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The unsung heroes

Published:  18 January, 2007

The London International Wine and Spirits Fair can be a trauma for Italian wine lovers. When you see how hidden away the Italian exhibitors are, you feel almost ashamed for the Bel Paese. The stands seem drab and lifeless, and you feel that, just as in the bad old days, their bored inhabitants would have their feet up with a cigarette in their mouth and a newspaper protecting them from importunate customers - if such behaviour were tolerated.

By contrast, there seems such a bustle and enthusiasm about the New World stands. One understands how Italy has slipped from second to fifth place among nations vying for shelf-space in Britain's wine-shops and supermarkets.

Yet, we must not yield to negativity. There is plenty of Italian vinous interest to be found in that hall, if you only go hunting for it. Forget, for a moment, the Barolos, Chianti Classicos, SuperTuscans, Amarones, Aglianicos, Pinot Grigios, Soaves and Orvietos. Here are some alternative gems to keep an eye out for.

First of all, Italian rosato. There is a lot of fuss made about French and New World ross these days, but Italy can do pink at least as well as, if not better, than its rivals - and at interesting prices. Puglia's Negroamaro, for example, makes a lip-smacker.

Indeed pink is the colour Puglia founded its quality reputation on in the mid-20th century, when its reds - deeply coloured, highly alcoholic gut rot - were being sent by the shipload to France and other points west, to say nothing of what ended up (and still does?) in some of the aforementioned classics. Other interesting rosati are Abruzzo's fruity Montepulciano 'Cerasuolo', Garda's delicate Bardolino 'Chiaretto' and Alto Adige's sturdy Lagrein 'Kretzer'.

A light red to try is Piemonte's semi-sparkling, sweet and Muscat-like Brachetto as well as the pale, undeniably different Grignolino, with its vegetal/ savoury flavour and very low tannins. Alto Adige's much-maligned Schiava/Vernatsch variety can also make light reds for enjoyable quaffing.

Among whites worth hunting down is Abruzzo's complex and flavoursome Pecorino (though, as far as we know, it has nothing to do with sheep or their cheese). It is said to be related to the Verdicchio of neighbouring Marche, a grape much better known (and more often drunk) in its lesser manifestations, though it is capable of being multi-faceted, concentrated and long-lived in its Riserva form.

Sicily's Grillo, a white grape traditionally used for Marsala, is potentially fascinating as a dry white. And the muscular Vermentinos of Gallura in north-west Sardinia can be delicious, as can a number of semi-obscurities from Campania: Greco, Fiano, Falanghina, Biancolella and Forastera. Other interesting lesser-known whites include Piemonte's Arneis (from Roero and parts of the Albese) and Erbaluce (from Caluso, north of Turin). Not forgetting Timorasso, which has only recently become recognised as a grape capable of amazing wines in the Colli Tortonesi zone of eastern Piemonte.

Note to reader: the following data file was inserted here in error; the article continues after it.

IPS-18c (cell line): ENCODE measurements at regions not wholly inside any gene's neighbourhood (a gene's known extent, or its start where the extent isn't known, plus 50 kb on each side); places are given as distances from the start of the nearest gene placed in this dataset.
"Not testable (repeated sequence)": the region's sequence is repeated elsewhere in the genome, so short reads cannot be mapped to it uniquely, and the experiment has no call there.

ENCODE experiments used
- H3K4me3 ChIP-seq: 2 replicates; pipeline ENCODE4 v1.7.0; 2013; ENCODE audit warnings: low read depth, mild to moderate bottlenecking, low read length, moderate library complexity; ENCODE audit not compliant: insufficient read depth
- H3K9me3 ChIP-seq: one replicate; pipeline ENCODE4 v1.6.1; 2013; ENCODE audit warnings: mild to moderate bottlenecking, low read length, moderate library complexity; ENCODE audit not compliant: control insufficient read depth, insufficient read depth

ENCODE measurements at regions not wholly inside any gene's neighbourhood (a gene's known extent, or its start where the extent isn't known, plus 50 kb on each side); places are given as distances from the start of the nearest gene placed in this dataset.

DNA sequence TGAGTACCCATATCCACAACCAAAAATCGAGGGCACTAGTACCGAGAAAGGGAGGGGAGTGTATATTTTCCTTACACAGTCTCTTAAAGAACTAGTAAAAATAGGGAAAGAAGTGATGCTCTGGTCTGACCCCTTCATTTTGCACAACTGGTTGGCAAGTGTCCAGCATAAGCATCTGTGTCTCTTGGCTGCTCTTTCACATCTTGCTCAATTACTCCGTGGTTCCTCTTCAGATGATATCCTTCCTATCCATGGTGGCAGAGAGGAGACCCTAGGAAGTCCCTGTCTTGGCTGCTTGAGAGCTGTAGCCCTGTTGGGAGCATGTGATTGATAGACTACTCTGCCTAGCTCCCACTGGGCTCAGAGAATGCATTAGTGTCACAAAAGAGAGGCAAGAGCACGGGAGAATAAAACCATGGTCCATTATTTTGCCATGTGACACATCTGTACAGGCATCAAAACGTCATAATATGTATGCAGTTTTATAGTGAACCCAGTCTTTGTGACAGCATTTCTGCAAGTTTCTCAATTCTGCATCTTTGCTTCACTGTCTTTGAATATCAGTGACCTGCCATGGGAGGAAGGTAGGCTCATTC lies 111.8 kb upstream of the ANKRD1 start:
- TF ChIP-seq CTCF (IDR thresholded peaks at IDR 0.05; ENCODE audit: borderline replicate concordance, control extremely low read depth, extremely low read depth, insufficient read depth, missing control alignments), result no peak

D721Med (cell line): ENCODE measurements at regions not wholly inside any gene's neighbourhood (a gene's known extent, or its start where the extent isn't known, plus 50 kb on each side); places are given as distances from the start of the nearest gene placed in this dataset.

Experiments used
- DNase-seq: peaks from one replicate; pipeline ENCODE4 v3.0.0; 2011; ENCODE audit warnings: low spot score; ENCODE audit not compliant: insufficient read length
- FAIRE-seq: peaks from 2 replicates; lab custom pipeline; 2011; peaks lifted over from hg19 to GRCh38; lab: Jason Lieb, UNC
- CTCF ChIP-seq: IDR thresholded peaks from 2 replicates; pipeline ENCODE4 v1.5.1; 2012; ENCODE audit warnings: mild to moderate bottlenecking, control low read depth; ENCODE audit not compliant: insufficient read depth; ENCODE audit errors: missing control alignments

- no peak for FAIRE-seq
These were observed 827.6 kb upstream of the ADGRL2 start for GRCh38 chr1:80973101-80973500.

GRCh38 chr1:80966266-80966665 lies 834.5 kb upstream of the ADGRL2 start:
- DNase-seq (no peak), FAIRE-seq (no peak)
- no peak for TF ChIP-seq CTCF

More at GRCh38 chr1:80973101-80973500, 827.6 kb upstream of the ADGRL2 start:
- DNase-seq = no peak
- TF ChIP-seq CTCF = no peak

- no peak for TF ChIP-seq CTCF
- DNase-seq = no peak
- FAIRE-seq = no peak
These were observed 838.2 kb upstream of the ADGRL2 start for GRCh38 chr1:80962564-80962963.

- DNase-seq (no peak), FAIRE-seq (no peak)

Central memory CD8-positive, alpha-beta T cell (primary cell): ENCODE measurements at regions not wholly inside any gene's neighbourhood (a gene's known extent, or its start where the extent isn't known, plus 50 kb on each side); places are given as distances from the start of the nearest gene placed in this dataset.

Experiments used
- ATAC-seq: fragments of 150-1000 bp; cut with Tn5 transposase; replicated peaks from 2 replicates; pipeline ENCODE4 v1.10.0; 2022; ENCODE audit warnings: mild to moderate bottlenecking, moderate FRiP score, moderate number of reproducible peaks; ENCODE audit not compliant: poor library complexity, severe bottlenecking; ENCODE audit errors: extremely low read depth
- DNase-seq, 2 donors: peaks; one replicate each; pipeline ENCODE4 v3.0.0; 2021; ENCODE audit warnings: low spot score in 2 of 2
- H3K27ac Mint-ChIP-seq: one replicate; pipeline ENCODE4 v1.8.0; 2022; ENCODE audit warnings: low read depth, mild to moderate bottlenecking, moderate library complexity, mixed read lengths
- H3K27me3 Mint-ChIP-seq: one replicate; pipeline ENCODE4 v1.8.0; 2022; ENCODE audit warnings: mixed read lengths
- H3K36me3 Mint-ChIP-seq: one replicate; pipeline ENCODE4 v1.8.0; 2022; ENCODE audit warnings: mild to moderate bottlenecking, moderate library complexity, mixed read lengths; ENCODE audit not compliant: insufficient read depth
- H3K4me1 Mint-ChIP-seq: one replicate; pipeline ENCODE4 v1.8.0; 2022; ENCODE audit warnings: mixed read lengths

But red is the colour most of us associate with Italian quality wine, and there is plenty of obscure or semi-obscure wines to choose from here, too. Piemonte's Freisa, which can manifest as anything from sweet and frothing to full-bodied and serious, is well worth a look if you can find it.

Elsewhere in the north, Alto Adige boasts the plummy, structured Lagrein and Trentino proposes its Teroldego, which has the potential to make seriously interesting wine even if few producers bother to seek its ultimate expression. In eastern Veneto there is Raboso; in Friuli try Refosco, Tazzelenghe and Pignolo.

In central Italy, oddballs to scout out include Marche's bizarre spicy and aromatic Lacrima di Morro d'Alba, Tuscany's Ciliegiolo and - best of all - Umbria's fabulous Sagrantino: powerful, aggressively tannic but alluringly sweet (though technically dry).

Puglia boasts the serious Uva di Troia and from Calabria there's the curious Gaglioppo, which can make wine so similar in colour and structure to Nebbiolo that it has been suggested (no doubt mischievously and erroneously) that Barolo producers have used it to beef up their lesser brews in difficult years.

From Sicily comes Nerello Mascalese, long overshadowed by Nero d'Avola but today finding a niche of its own; look out, too, for the lighter, more perfumed Frappato.

Italy is a whole new world, even if it is the Old World - and even if you do have to be something of a Sherlock Holmes or Christopher Columbus to find it.

Vinitaly is the place to undertake a thorough vinous search, but London's trade fair is probably a better starting point than its depressing facade may suggest.